Rabbi Ross. Along with all your many readers, I want to thank you for you Avodas Hakodesh. Your advice is inspiring, and although there are some articles which I don’t agree with, by and large my wife and I have gained tremendously for your hard work. You wrote a long time ago that siblings fight. We’re ok with the kids fighting once in a while. What bothers us, is when they talk to each other. They say these horrible insults, comments which I’m too embarrassed to even put on paper. I would prefer they fought physically and get over it. These stinging insults are just so mean and we’re both really frustrated. Any advice would be much appreciated. Dovid - Flatbush
Firstly, thank you for your kind words. And I’d be concerned with anybody who agreed 100% with what I say. I like to categorize sibling rivalry into three types. The first is childish banter. “I’m way better at baseball than you are.” The second is physical fighting. The third, is the malicious comments that you’re talking about. Many parents have told me that these harsh comments usually begin once they enter their teenage years.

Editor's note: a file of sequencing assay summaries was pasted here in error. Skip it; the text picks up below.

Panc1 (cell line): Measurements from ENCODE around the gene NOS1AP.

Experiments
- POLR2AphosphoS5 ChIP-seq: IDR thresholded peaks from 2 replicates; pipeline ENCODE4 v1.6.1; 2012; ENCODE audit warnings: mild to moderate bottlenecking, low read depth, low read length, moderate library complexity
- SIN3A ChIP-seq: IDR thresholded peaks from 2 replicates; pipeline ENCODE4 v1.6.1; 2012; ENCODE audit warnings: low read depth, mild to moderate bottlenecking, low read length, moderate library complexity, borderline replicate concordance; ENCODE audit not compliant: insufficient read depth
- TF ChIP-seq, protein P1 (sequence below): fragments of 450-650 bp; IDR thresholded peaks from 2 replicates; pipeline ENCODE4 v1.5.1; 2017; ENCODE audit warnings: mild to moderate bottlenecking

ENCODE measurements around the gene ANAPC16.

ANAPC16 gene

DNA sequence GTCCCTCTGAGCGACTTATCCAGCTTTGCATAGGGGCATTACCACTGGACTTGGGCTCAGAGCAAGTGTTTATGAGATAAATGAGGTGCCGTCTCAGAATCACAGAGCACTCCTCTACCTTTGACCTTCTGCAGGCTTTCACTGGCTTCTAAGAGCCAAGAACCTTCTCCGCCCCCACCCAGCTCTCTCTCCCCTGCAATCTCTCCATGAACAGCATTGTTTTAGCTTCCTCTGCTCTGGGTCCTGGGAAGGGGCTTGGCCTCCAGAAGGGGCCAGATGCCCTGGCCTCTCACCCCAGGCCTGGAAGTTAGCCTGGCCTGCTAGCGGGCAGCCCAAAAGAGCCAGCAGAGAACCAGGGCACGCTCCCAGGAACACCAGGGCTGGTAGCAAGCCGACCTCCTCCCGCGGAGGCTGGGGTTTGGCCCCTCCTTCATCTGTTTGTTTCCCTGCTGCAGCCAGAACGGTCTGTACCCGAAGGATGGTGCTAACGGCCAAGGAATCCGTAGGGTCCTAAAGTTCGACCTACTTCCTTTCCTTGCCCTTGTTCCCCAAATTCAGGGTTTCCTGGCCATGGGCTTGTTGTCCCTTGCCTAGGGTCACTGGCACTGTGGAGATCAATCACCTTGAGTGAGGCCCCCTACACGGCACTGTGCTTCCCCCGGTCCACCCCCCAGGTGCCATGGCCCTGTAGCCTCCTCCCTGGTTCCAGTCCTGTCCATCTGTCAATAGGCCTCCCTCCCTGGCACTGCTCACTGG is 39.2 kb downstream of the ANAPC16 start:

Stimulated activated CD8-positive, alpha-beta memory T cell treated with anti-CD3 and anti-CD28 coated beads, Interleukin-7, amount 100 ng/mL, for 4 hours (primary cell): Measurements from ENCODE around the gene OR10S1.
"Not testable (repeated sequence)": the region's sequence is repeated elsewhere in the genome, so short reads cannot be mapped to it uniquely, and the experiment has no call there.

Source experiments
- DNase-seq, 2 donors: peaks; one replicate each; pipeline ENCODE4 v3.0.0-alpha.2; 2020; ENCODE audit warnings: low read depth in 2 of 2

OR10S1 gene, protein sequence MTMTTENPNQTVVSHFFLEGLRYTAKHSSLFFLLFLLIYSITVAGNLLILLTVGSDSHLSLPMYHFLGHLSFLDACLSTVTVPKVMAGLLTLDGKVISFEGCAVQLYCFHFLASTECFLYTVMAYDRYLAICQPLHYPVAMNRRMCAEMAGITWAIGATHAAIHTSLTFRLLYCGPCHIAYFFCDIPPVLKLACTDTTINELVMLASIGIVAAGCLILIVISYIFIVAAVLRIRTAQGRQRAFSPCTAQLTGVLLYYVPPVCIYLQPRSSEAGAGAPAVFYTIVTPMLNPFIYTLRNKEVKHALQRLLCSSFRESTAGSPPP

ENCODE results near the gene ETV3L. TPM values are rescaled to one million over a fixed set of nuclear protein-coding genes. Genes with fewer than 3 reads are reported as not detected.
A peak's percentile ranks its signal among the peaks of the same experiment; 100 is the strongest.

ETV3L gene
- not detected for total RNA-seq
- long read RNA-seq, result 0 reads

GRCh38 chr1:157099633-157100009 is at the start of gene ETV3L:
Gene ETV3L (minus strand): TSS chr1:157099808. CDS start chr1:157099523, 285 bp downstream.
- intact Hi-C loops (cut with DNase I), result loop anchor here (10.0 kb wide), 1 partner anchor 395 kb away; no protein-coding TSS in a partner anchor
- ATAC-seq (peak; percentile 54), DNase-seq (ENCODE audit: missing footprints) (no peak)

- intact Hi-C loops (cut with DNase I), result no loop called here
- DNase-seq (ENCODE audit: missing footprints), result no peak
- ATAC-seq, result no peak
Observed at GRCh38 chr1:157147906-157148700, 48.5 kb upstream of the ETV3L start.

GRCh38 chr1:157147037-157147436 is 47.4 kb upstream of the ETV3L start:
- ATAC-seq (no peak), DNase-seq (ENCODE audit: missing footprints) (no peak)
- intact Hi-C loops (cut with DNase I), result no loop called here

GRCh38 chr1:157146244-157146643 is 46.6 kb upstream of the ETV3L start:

For those of you that aren’t aware of what comments we’re talking about, I’ll list a few that have been sent to me. “I wish you were never born.” “I truly hate having you as a brother” “You are the dumbest person I have ever met”. And these are the “nicer” ones. As parents, it’s so hurtful, not just because of what’s being said, but even more so, the malicious tone being used. One mother described it as hatred oozing from her child’s soul.
It’s not. It feels like your children have this deep-rooted hatred of one another, but they really don’t. It’s usually frustration about other things, and siblings are just an easy target. I haven’t ever done a formal study, but most siblings that don’t get along as kids seem to be fine later in life. Some siblings joke about their younger days, others pretend it never happened.
I’m not saying that you should ignore this behavior. On the contrary, this needs to be dealt with. However, it’s important to understand what the issue really is. The fact that he’s venting by saying mean things to his siblings, tells us that he needs a better outlet for his frustration. He’s obviously angry or frustrated and is saying harmful things. The goal here should be:
Rabbi Yitzie Ross is a Rebbe and has been working with parents and kids for many years. You can read more about him in the "about" section.